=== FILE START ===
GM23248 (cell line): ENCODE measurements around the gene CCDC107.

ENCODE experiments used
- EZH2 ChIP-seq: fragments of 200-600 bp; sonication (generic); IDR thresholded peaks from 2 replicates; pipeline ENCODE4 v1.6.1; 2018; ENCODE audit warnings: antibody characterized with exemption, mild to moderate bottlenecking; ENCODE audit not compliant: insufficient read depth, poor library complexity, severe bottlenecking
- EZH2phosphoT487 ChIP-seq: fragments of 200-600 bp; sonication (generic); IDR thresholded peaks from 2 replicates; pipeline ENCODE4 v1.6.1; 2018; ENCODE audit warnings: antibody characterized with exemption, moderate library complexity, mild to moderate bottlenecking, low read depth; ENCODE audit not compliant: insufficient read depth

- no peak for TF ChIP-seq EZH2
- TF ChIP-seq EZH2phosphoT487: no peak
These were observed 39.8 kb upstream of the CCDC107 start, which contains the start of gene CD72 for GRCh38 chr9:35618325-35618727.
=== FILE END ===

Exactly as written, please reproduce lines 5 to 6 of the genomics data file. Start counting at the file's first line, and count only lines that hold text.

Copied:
- no peak for TF ChIP-seq EZH2
- TF ChIP-seq EZH2phosphoT487: no peak